This new 23" x 18" x 5.5" sculpture, with 71 color shifting LEDs called "BLISS", will be in the upcoming Copro Nason Gallery 20 Year Anniversary Group Show, August 17th-September 7, 2013. Meet Jason and a slew of other great artists at Copro on Saturday, August 17th from 8pm-11:30pm. Below, Jason talks about the creation of the piece from start to finish.
There are those days when I get up and force myself into the action of the day. All the while my body is screaming at me, "No! Too tired!" Or, "We are in too much pain. Stop!!" Yet somehow, I put on a brave face and press on. Then I start to surround every waking moment I possibly can with little escapes from reality. Listening to the radio, audiobooks, streaming television, or playing video and card games like I'm afraid to be in that silence or the stillness of anything or anyone. Before I knew it, it had been months of constant distractions and escapism juxtaposed with endless work. This oddly starts to become routine and addictive. Even now as I write these words all I want to do is go back to watching TV, bombarding my mind with show after show, episode after episode of voyeuristic escapism. Is this freedom or is this a clever cage to keep the mind passive and distracted while the body slaves on? Almost the entire process of creating the sculpture I call, "BLISS", was created in this deranged fashion. My goal was to make something beautiful, but it cost many late nights of planting myself in front of Netflix, or Amazon Prime while I pushed and carved the clay. Don't get me wrong, I enjoyed the process 75% of the time and when I look at this sculpture, I see a woman locked in that blissful TV stare. She has been in that stare for so long, that her body has been absorbed into a machine. She feels no real pain, no real pleasure, no real fear, only artificial bliss.
Now that I've blabbed on about my motivation for creating this, I'd like to talk about the actual process. I completed the clay sculpture on June 22. This was followed by my least favorite part, the mold. For this I crated silicone matrix mold consisting of a fiberglass jacket and nice Bluestar 3625 tin cure silicone. Tin cure has its drawbacks but is cheaper and less temperamental than platinum silicones. The above image is right before I took the fiberglass jacket off of the 3/8" clay lay-up over the sculpture.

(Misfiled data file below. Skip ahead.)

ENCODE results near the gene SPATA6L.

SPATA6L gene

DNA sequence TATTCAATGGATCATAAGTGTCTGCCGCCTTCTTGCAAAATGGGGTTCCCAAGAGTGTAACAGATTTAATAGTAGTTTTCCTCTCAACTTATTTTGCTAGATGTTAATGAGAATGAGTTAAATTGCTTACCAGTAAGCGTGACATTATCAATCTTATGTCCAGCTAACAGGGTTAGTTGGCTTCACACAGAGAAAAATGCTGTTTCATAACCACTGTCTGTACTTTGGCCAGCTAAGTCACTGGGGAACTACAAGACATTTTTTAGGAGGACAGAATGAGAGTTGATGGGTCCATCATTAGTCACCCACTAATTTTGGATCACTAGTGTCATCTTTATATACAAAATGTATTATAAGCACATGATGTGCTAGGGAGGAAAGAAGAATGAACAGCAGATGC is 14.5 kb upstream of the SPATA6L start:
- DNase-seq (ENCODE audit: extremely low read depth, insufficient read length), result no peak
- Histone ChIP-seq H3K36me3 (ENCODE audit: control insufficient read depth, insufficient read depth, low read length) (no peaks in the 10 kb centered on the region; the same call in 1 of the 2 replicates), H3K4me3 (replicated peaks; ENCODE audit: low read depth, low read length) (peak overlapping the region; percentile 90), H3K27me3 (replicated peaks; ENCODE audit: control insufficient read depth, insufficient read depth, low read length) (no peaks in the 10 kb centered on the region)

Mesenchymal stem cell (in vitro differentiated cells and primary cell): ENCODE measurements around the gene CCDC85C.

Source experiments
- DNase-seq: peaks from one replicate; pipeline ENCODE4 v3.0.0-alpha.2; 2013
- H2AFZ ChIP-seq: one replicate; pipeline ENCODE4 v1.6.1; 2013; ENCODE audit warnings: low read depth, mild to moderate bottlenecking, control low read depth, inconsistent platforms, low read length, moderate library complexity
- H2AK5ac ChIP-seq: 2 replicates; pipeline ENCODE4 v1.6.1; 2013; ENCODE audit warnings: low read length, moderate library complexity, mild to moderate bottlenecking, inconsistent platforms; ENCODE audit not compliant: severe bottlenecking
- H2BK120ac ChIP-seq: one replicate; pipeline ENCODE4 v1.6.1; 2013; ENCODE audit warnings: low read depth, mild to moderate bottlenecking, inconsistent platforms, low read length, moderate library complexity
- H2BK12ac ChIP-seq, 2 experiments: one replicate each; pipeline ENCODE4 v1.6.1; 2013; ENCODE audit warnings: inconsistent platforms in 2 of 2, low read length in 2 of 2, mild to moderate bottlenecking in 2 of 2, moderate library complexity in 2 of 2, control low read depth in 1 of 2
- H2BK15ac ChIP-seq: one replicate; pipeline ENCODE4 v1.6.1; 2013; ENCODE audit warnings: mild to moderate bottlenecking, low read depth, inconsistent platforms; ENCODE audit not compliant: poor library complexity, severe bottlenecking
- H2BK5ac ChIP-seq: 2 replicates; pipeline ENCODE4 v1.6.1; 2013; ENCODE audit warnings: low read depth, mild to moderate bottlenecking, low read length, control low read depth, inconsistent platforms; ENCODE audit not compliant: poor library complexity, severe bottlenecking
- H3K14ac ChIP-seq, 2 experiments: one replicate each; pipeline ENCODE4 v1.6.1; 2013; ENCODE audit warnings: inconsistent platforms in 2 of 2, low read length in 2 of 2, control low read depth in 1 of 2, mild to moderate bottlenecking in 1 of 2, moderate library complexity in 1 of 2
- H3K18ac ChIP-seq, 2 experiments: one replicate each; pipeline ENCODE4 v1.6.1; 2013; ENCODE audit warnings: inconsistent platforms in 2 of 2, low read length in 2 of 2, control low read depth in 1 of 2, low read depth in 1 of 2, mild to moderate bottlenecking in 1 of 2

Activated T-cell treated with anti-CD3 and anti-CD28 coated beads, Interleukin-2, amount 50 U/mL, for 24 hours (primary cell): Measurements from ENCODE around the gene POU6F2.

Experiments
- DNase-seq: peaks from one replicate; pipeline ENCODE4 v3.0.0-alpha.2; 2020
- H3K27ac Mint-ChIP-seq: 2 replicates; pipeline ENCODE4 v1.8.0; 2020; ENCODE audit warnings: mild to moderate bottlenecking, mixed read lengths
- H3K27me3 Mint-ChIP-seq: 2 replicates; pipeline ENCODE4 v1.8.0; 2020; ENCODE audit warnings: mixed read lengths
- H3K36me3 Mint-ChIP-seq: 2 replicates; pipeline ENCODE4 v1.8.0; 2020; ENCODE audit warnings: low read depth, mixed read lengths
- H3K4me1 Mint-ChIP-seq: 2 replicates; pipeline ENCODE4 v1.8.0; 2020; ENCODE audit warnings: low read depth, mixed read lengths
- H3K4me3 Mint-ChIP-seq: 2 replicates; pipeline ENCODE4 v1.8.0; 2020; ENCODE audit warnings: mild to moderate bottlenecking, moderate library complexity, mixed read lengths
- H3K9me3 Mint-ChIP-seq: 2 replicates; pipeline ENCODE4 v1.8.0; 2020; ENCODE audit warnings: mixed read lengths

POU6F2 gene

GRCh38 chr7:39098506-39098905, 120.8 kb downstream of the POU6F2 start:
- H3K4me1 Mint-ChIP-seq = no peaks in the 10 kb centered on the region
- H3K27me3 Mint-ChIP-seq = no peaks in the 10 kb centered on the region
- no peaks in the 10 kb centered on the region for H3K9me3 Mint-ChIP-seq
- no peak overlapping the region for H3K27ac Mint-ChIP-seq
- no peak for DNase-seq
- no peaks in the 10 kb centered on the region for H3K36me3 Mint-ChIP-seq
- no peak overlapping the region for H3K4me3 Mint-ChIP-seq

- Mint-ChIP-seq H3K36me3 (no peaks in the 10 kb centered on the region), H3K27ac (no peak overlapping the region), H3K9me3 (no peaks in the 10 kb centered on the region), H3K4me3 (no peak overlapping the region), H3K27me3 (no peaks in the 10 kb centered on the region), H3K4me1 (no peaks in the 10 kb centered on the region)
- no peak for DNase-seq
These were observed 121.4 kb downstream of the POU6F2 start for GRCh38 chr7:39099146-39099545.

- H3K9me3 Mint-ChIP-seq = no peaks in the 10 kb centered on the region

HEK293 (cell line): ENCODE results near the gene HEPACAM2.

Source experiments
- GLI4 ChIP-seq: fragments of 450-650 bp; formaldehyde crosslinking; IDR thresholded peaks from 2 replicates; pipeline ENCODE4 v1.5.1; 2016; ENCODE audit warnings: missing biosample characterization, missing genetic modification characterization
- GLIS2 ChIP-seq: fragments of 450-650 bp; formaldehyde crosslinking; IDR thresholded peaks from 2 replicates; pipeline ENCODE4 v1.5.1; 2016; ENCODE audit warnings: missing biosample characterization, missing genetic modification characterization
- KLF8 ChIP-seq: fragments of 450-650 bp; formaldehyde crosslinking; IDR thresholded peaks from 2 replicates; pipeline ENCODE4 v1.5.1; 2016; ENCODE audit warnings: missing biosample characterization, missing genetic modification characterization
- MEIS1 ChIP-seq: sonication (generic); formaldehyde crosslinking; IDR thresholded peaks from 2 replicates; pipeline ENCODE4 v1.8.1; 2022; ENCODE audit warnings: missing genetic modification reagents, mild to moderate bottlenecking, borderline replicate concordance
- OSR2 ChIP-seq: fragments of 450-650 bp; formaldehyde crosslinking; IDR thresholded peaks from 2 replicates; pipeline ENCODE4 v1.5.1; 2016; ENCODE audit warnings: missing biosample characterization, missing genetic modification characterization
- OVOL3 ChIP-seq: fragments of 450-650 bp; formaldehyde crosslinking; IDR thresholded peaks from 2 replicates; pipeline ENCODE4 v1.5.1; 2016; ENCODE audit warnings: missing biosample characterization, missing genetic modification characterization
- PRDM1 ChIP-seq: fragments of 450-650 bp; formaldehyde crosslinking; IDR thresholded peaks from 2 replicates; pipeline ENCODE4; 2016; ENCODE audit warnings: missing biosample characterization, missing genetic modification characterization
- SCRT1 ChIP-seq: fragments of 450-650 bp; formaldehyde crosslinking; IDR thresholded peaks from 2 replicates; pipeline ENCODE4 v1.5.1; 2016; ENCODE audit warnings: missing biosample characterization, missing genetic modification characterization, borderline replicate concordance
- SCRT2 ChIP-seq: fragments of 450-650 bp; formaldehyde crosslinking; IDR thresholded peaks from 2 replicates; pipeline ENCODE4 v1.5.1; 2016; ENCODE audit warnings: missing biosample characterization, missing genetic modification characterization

This image is just after removing the jacket. Notice the 3/8" of clay still imbedded into the jacket. When I look at this image, my mind wants to tell me that that is positive relief, not negative, kinda cool. I use a thin plastic to act as my barrier between the sculpture and the clay lay-up. I then removed the clay, and carefully placed the jacket with the now 3/8" cavity back on top of the sculpture and poured the liquid silicone. In 24 Hours, the silicone sets up and I have green rubber gasket that sits nicely in the fiberglass jacket with every bit of detail I created in the clay. This process took me a week or so.
Now that the laborious molding is complete, it's casting time! The pic is of the first raw casting in a translucent resin. This is created with an A&B liquid material that once mixed, will harden in 90-12o seconds. I don't have a rotational casting machine so, in order to get an even coat and thickness I had to hand rotate 3 batches of approximately 700 grams of material. This is where having a nice light fiberglass jackets saved Jason's back! Some people use heavy plaster.
Next I created a simple 1/4" pressed hardboard backing to hold and hide my lights and control box. I find that painting it silver gives the best reflection.
Here is a raw, step one light test. Upon seeing this, I started banging my head against the wall as to how the heck to paint it to hold the detail but not totally obscure the light.
I found my answer with silver "Rub n Buff". By coating the high points of the sculpture with paint and ignoring the crevices, I thought I might have something.
The only drawback to the Rub n Buff was the opacity. As soon as I turned on the lights, goodbye silver, hello washed-out mess. My solution was to turn the piece on its backside and again, paint the high points with latex to mask the area I wanted light to come through. Hence I can then paint in an opaque black backing so the silver would show up on the front.
Once the black backing coat was done, I removed the latex and put a clear coating of blue, catching the exposed areas. Here, you can see that and the zip ties securing the rim lighting LED strip.
Here is the final piece. Below are some shots I took while the LED rim light ran through its cycle.